Fenders may not be necessary in San Diego — but why not have ’em?



  1. thom

    Huzzah for fenders! If the front fender doesn’t come down far enough, though, it’s a major bummer, might as well not even have it there. I definitely needed mine on Monday, or else I would have gotten even more soaked to the bone. 😦

    And, as a newcomer, I’m glad this kind of weather is more typical. I’m looking forward to more!

  2. Esteban

    Ah – you need a mudflap! You can fashion one out of a plastic bottle, or get a fancy one from Rivendell or a leather one from Velo-Orange. Pretty darn effective, I may add. The flap will keep your shoes from soaking up spray.

  3. velohobo

    I’ve never been riding in dry weather thinking, “good grief, I sure wish I didn’t have these stinking fenders on my bike!” but, I have ridden in the rain on a fenderless bike cursing myself for not fendering up before heading out.

    I have plastic fenders on one bike and metal Berthouds on another. Sure, the metal one weigh more, cost more and are fussier to mount, but they should last for years. The plastic fenders showed wear after the first season and will need replacing soon.

    I’m a bit obsessed about weight and riding less encumbered, but some things are worth the extra few ounces. In my opinion, a good set of metal fenders are essential.

    Great post,

  4. Esteban

    Jack – thanks. I completely agree. Once metal fenders are on there correctly, and barring catastrophe, they can and will last the lifetime of the bike. I feel they are completely worth it. Look at all those old 3-speeds, rusted and running with their heavy steel fenders – still work! (its those steel rims that hold a lot of the extra weight on those bikes).

  5. aj

    It’s an interesting point you raise about the Redline cross bike actually accepting fenders. This is one of the travesties promulgated by the “Sport” oriented bicycle marketing culture in this country. The majority of bicycles on show room floors cannot take standard fenders or racks. There is a shift happening, and even major producers are now making “urban-friendly” bikes, but the offerings are still very limited for the average consumer.
    Also, the point made about the morning dew is extremely relevant. Nearly every Summer morning the roads are wet at sunrise, and the grime readily coats legs, bottles, and bikes without fenders.

    • Esteban

      Thanks for the validation, AJ! We don’t live in the desert. That’s about an hour to the east!

      I’ve noticed the new “urban” options from the major manufacturers — its clear that they’ve been paying attention to the new builders in the custom scene, who channel A.N.T., Rivendell, Bicycle Quarterly, etc. Looks like the “hybrid” may go the way of the Huffy. Maybe grandma could get a nice, practical bike off the showroom floor.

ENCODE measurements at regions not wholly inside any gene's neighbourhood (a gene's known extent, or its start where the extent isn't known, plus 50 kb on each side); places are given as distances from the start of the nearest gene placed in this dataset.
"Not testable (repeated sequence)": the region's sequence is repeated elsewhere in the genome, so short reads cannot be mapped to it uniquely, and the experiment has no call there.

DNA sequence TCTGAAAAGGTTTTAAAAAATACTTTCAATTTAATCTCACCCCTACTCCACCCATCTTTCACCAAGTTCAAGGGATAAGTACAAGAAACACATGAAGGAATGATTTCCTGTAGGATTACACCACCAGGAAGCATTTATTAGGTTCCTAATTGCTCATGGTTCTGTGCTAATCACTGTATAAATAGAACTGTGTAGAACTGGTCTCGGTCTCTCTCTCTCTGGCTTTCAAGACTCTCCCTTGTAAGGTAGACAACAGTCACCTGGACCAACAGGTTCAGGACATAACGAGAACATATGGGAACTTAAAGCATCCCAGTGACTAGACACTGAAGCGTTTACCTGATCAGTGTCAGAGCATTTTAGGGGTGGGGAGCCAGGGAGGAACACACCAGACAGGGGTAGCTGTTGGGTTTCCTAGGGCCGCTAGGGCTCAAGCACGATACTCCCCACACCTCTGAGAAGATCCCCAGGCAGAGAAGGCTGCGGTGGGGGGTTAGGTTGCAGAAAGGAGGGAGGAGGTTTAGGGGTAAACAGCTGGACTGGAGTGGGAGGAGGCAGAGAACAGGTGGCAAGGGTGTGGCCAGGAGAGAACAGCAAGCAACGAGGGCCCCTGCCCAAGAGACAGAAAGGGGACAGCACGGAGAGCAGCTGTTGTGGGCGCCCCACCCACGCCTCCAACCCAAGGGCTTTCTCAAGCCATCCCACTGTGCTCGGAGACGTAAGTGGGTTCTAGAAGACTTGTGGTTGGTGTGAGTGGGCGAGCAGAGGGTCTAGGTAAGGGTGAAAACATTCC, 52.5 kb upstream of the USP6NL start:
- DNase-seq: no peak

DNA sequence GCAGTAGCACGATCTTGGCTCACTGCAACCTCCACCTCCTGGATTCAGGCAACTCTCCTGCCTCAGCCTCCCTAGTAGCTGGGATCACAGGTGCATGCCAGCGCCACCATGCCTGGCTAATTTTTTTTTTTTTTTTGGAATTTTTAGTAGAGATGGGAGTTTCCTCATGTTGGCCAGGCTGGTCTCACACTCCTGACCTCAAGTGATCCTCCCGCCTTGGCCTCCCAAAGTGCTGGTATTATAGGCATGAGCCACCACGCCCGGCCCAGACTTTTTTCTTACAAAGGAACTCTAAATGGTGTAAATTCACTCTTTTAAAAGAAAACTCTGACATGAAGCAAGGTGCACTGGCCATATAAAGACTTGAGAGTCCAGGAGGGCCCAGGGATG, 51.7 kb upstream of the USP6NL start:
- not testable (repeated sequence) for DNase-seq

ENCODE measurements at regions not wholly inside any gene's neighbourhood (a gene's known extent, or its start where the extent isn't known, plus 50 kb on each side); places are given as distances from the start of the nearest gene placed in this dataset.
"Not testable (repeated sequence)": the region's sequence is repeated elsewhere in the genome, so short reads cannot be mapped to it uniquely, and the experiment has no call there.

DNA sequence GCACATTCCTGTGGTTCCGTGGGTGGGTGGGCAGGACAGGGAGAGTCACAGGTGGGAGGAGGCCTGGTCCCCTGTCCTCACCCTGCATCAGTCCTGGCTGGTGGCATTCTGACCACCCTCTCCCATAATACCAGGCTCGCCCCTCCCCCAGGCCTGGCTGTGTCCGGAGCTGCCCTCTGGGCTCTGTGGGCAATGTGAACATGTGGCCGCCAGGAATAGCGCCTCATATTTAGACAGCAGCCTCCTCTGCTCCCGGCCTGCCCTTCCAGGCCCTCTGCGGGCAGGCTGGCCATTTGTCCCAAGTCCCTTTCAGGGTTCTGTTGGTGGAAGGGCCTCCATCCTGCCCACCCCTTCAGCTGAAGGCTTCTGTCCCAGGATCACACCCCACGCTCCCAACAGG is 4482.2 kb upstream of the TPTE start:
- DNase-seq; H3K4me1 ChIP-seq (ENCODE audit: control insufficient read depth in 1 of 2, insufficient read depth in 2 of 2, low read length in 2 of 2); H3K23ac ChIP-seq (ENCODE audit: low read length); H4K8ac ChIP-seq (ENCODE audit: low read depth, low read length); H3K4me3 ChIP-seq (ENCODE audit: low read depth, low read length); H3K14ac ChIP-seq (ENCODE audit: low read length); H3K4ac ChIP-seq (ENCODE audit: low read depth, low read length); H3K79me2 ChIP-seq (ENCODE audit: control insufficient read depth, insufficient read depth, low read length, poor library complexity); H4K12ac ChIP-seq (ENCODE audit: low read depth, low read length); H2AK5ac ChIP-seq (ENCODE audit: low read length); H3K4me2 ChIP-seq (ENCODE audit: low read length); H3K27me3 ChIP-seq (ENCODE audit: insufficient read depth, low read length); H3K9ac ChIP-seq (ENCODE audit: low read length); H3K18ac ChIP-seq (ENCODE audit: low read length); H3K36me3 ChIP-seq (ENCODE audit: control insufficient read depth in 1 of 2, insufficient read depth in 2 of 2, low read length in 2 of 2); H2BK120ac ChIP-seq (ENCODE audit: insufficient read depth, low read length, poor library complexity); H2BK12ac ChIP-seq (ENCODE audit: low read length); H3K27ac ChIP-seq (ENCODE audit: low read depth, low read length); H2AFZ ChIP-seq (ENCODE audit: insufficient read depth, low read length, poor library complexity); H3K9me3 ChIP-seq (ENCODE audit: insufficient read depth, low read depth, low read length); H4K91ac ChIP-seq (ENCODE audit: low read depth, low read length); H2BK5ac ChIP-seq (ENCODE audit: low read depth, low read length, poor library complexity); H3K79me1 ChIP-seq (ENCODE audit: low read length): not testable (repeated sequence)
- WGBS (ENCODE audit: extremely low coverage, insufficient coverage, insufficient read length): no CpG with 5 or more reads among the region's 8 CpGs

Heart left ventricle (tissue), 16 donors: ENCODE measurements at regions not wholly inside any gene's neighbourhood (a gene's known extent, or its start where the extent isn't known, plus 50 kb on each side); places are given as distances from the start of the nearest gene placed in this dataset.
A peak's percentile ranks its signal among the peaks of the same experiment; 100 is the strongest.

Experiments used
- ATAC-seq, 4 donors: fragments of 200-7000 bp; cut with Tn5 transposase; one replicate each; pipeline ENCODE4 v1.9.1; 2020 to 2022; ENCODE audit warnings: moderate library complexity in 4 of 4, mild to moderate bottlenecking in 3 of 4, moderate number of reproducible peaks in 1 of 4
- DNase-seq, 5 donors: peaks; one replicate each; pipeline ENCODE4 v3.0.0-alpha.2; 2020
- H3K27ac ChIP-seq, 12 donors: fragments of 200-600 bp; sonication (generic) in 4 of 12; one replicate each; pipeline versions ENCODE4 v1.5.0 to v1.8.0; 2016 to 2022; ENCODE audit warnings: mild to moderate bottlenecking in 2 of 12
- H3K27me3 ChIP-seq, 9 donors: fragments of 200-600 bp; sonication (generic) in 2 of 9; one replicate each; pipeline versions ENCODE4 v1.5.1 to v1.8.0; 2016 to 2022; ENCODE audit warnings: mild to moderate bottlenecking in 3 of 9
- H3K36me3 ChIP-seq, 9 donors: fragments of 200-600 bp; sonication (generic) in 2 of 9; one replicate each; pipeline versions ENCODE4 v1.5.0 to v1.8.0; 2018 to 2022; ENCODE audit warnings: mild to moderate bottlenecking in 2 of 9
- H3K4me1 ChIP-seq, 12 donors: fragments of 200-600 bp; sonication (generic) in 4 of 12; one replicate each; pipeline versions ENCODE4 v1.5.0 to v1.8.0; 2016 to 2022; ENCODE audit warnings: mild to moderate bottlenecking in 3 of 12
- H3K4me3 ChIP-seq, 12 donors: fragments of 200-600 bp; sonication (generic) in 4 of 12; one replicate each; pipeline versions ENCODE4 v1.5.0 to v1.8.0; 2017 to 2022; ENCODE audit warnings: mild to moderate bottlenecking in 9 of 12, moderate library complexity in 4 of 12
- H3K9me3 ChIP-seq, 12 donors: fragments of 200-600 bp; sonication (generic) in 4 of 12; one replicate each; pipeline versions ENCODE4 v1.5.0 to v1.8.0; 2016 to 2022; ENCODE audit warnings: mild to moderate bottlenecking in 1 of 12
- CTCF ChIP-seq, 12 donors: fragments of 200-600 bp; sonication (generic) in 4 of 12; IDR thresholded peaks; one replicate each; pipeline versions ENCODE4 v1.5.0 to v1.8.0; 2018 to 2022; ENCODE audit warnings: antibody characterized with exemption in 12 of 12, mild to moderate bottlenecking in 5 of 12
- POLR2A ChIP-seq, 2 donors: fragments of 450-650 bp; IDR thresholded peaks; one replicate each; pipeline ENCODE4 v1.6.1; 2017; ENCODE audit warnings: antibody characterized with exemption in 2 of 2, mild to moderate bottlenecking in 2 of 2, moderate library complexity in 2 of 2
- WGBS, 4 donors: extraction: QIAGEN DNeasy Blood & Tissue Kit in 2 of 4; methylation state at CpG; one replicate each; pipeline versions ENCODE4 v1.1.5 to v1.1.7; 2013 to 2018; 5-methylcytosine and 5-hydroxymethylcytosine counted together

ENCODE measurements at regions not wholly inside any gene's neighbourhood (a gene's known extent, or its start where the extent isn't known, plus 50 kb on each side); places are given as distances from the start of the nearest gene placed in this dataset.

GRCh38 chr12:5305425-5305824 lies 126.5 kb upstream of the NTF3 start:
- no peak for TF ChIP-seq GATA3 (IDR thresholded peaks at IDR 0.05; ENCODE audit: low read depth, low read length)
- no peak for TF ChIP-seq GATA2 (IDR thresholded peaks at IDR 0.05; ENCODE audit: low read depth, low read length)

6. Franklyn Wu

    I used to shun fenders in my racing-bike–days, now all three of my bikes have fenders. They make a huge difference in drivetrain maintenance and bike cleaning, and this is coming from a guy who cleans his bike after every ride (or weekly for his commuter). Maybe you should send this piece to the editor as an Op Ed.

    By the way, the Tanaka metal fenders, made in Japan, are really nice, and can be bought for pretty good price. My first metal fender installation was a disaster, but after 3 sets, I am becoming more proficient.

  7. Pingback: Why not use mudguards / fenders? « Bike Monkey Magazine
  8. Adrienne Johnson

    Look out! I am going to get a little bike geeky here : P

    I have fluted VO aluminum fenders on my mixte


    SKS fenders on my Batavus

    Which are better? Couldn’t tell you. The metal ones provide more coverage but can be loud and need to be taken care of to prevent bending and scratching. My SKS are not quite as large and do not protect those behind me as well but they do not make strange noises when small rocks go through them, they have fantastic hardware that will separate if something gets stuck in them, and they are quiet in all situations. They have lasted through 2 winters and show no signs of wear even though they are on my main squeeze.

    Fenders are GREAT! I never want a bike without them.

  9. Ron

    Just installed a set of VO stainless fenders on my VO Rando bike. A lot of cut and fit, but I got it. The rear fender line is not right, but I really do think the chainstay and seatstay bridges are too close to the wheel to allow the rear fender to be centered.
    I put them on to keep dirt and grit out of things – living in Arizona we don’t see much rain…